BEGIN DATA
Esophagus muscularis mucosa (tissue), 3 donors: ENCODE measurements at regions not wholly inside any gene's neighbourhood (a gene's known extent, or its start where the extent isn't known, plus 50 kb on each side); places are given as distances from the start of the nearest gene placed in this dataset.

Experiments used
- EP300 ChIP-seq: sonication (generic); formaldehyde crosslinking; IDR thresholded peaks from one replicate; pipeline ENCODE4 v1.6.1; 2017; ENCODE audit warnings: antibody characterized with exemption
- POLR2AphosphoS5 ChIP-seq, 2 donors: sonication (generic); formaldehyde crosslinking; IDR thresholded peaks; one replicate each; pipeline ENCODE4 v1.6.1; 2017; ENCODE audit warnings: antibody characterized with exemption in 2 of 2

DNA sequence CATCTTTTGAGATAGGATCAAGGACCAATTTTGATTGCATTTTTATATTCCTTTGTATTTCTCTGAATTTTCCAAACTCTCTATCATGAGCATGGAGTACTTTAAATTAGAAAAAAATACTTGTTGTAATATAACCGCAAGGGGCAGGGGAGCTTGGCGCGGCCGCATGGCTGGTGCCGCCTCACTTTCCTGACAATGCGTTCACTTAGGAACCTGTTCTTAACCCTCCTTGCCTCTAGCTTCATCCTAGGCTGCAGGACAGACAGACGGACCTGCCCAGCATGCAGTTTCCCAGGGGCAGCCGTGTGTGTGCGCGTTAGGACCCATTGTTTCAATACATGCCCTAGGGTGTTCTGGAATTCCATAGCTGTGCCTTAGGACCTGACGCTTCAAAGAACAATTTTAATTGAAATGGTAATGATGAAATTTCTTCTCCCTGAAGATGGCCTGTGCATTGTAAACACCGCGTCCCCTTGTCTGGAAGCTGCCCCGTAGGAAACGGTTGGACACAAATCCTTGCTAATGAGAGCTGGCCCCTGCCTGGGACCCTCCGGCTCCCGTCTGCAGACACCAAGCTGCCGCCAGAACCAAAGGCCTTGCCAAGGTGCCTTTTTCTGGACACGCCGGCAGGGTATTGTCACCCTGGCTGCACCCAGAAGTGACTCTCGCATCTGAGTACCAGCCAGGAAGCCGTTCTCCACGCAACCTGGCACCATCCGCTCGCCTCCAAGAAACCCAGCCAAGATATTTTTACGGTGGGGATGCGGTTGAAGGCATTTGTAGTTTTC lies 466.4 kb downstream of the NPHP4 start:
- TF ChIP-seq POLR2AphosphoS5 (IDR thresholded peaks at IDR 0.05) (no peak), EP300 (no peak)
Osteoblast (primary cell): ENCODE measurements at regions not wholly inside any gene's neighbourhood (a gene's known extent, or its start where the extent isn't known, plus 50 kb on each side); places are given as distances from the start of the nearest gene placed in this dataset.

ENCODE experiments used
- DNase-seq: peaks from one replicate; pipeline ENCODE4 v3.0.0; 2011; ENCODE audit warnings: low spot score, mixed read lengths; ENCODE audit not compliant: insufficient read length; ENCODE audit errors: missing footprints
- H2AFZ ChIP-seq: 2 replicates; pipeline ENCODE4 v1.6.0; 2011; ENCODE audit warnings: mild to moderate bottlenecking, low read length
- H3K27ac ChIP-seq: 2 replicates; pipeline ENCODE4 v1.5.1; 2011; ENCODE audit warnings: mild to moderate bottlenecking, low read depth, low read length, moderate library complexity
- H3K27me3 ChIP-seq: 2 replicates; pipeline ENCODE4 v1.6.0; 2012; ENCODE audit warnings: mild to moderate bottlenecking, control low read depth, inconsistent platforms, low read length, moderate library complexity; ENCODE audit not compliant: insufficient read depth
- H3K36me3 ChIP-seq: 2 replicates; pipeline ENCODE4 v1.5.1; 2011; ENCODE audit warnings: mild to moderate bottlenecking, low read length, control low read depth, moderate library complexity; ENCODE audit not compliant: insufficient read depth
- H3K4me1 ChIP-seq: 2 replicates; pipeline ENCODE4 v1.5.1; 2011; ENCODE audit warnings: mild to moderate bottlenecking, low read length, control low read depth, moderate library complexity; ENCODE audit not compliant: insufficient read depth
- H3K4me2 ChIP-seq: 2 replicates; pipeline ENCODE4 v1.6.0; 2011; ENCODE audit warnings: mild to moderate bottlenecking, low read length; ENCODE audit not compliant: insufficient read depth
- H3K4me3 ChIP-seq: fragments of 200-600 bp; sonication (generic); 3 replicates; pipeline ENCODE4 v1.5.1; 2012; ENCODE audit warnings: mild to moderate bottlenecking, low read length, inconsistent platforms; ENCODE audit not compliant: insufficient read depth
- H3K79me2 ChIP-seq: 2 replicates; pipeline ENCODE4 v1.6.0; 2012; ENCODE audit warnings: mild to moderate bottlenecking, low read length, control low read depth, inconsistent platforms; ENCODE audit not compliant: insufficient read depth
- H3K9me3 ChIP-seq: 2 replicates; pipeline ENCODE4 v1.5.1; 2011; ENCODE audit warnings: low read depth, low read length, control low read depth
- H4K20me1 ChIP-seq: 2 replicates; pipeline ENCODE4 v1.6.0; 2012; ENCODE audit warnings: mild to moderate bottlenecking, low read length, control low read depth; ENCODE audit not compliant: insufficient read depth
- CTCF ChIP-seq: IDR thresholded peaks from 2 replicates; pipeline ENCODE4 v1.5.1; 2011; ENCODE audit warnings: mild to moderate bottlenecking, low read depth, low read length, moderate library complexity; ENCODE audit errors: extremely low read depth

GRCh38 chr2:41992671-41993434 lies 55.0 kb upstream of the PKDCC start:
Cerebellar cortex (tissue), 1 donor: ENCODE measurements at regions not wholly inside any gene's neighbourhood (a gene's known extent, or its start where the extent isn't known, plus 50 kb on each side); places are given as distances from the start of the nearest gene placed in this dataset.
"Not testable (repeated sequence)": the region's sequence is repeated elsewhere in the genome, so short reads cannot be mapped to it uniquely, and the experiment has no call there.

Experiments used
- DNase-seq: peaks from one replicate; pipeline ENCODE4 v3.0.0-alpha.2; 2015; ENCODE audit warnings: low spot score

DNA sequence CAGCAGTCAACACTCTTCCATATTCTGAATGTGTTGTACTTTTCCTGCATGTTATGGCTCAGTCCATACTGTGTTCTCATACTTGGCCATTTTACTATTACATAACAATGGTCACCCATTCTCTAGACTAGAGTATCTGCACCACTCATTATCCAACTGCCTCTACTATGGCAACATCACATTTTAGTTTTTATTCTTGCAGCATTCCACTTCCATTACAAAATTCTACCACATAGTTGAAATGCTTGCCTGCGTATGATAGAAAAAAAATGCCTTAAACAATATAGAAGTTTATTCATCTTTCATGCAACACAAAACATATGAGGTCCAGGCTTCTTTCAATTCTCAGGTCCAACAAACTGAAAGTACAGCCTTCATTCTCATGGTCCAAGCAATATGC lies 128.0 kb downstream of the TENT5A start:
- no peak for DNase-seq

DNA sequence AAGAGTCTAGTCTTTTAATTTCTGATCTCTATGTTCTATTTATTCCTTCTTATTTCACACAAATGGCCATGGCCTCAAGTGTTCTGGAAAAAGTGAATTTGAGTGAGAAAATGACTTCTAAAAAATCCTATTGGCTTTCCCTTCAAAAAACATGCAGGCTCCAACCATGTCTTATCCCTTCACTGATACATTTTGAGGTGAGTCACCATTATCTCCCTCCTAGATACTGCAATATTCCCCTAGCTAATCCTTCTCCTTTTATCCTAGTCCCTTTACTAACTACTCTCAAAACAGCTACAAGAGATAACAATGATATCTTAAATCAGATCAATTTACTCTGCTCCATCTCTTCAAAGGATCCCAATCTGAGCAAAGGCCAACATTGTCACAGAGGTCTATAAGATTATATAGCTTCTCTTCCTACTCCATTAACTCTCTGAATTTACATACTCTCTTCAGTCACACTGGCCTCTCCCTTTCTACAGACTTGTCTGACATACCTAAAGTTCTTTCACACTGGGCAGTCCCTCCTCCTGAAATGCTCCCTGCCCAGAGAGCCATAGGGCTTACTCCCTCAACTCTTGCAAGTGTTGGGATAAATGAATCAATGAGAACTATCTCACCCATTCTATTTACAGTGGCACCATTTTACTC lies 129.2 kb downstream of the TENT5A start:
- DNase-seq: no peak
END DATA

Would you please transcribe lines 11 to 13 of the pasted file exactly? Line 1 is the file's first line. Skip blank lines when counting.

- H3K27ac ChIP-seq: 2 replicates; pipeline ENCODE4 v1.5.1; 2011; ENCODE audit warnings: mild to moderate bottlenecking, low read depth, low read length, moderate library complexity
- H3K27me3 ChIP-seq: 2 replicates; pipeline ENCODE4 v1.6.0; 2012; ENCODE audit warnings: mild to moderate bottlenecking, control low read depth, inconsistent platforms, low read length, moderate library complexity; ENCODE audit not compliant: insufficient read depth
- H3K36me3 ChIP-seq: 2 replicates; pipeline ENCODE4 v1.5.1; 2011; ENCODE audit warnings: mild to moderate bottlenecking, low read length, control low read depth, moderate library complexity; ENCODE audit not compliant: insufficient read depth